Sunday, August 31, 2014


No "extra special" models in my BreyerFest leftovers box, and no "Let’s Celebrate!" e-mail either. My luck hasn’t been running that way lately; my kind is of the more mundane, day-to-day variety. Here’s a sampling - minus some books, some bodies, and some non-modelly stuff - of the kind of things I’ve found locally, since July:

The best pieces here would be the Chalky Family Foal, the Kitten (with a Blue Ribbon sticker!) and the Hagen-Renaker Elephant minis. The PAM is the two-sock version and extremely nice as well. As awesome as my flea market is, a lot of this stuff has come from elsewhere; the Mortens Dobie and the Elephants were Salvation Army finds, for instance. I travel a lot for work, and one of the "perks" is that I drive past a lot of thrift stores and hobby shops in places I’d normally never go. And as long as I’m there…

Sometimes I do get lucky - like that big bin of Hartlands last year, or the shoebox full of vintage H-R miniatures earlier this season. But most days, it’s little drips and drabs. My luck is in living in the area that I do, with its abundance of stores and merchandise. It’s not free and clear, though: I have to put the legwork in and the money out.

It’s something a lot of people don’t like to think about - and will argue to the contrary - but luck is unevenly distributed. It’s most noticeable, and painful, in situations where there’s nothing you can do to improve your odds, like hard work or patience.

Like raffles. There are hobbyists who have won raffles multiple times, and others who have never once been drawn for any raffle ever - online, in person, or by mail.

Except for the fact that I’ve never been pulled from a wait list for anything ever, I’d consider my luck about average with raffles. Actually, I calculated it, and it is. Back when Connoisseurs were the thing, I was curious to know how many a hobbyist should be able to win, on average. I had access to some numbers, ran them, and yep, I was right on the money with my "wins".

Others, as I mentioned above, haven’t been as average. This is one of the reasons - and not out of the quality of my personal luck - why I think Reeves needs to continue to offer rare and extra special models via multiple distribution methods. Some should be by raffle, or by raffle-to-purchase, others by contest or competition, by simple subscription, or on a first-come-first-served basis.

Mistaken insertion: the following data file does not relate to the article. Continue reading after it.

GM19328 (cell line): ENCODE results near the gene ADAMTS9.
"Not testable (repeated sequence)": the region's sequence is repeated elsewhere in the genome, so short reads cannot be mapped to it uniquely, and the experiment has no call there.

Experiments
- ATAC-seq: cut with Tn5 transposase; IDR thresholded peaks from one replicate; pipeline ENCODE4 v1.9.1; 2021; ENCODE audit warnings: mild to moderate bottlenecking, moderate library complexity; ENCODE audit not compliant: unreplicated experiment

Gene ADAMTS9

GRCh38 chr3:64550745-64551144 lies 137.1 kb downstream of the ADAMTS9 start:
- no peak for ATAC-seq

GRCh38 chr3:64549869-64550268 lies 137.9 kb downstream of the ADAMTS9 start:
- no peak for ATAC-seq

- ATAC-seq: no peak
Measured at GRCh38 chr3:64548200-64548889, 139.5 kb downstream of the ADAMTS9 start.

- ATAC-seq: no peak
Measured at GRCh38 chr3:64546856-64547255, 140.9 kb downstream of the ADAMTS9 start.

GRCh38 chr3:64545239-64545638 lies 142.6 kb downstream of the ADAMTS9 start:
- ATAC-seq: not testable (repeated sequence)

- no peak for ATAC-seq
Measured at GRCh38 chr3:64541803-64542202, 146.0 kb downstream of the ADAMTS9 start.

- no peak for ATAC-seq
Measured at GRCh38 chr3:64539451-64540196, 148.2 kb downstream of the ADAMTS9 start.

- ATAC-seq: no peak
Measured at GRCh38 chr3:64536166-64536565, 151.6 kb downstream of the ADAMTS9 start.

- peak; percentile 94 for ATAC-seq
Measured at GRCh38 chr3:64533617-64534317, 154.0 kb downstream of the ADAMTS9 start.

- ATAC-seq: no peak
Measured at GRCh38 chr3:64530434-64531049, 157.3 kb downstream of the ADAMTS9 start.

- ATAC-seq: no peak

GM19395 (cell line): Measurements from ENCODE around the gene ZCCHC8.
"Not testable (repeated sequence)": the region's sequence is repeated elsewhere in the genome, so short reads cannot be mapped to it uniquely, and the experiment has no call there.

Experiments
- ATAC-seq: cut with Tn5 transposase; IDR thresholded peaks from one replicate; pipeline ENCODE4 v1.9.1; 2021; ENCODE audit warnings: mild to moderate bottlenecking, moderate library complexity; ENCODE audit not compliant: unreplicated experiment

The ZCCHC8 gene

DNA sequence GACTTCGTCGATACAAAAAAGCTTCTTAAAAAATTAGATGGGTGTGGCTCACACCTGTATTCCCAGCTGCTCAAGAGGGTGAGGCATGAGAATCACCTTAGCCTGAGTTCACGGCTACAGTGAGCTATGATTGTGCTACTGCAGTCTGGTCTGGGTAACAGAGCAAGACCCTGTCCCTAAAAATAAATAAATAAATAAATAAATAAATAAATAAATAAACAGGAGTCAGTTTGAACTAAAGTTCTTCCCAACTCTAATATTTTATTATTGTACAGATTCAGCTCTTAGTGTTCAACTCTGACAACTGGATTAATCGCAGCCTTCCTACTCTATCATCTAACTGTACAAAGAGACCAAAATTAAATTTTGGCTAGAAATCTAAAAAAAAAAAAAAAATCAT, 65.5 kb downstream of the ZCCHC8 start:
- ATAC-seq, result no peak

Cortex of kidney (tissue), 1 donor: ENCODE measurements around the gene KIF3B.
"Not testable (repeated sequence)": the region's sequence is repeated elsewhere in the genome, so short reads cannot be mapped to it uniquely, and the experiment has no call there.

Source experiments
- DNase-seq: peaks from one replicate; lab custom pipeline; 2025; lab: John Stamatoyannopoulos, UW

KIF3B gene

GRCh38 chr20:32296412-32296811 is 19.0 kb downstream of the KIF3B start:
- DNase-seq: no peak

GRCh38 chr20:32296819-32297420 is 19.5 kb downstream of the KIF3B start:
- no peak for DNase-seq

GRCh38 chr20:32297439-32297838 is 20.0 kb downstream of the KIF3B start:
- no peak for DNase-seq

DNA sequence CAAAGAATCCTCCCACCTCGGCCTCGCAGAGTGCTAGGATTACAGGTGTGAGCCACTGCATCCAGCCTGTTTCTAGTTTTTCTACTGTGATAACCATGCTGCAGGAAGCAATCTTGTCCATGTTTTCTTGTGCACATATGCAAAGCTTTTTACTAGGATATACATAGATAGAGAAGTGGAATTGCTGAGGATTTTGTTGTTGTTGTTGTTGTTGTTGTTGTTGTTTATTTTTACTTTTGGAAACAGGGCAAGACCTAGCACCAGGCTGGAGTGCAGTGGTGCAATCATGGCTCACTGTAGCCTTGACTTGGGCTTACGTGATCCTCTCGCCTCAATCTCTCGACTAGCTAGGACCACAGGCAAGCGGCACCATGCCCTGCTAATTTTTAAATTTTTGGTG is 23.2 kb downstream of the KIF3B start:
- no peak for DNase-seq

If you’re not a creative type, contests and competitions will do you no favors. If you don’t have a predictable cash flow, subscriptions or first-come-first-served offers won’t work for you. No one distribution method is more "fair" than another: the only way to make things more fair is to mix it up, release to release.

The only thing I think should not be repeated is the raffle-to-purchase of extra-low piece run Specials online. It basically creates a "money for nothing" situation: because there’s no cost to enter, and there’s a small window of time between winning and having to pay, it’s theoretically possible to make a tidy profit with no monetary investment on your end at all. It creates an incentive for otherwise uninterested people to enter to resell.

While selling off low piece runs via vault sales has had some major issues as well (traffic volume and shopping cart issues, ahem) the notion of having to put money down up front seems to cut down on the initial speculating, at least a little. It seems more likely to me that they’ll go the "Buried Treasure" route with those goodies, instead. Which is not fair to folks who have Internet time or access, or who take the occasional nap. (Happened to me once, it did!)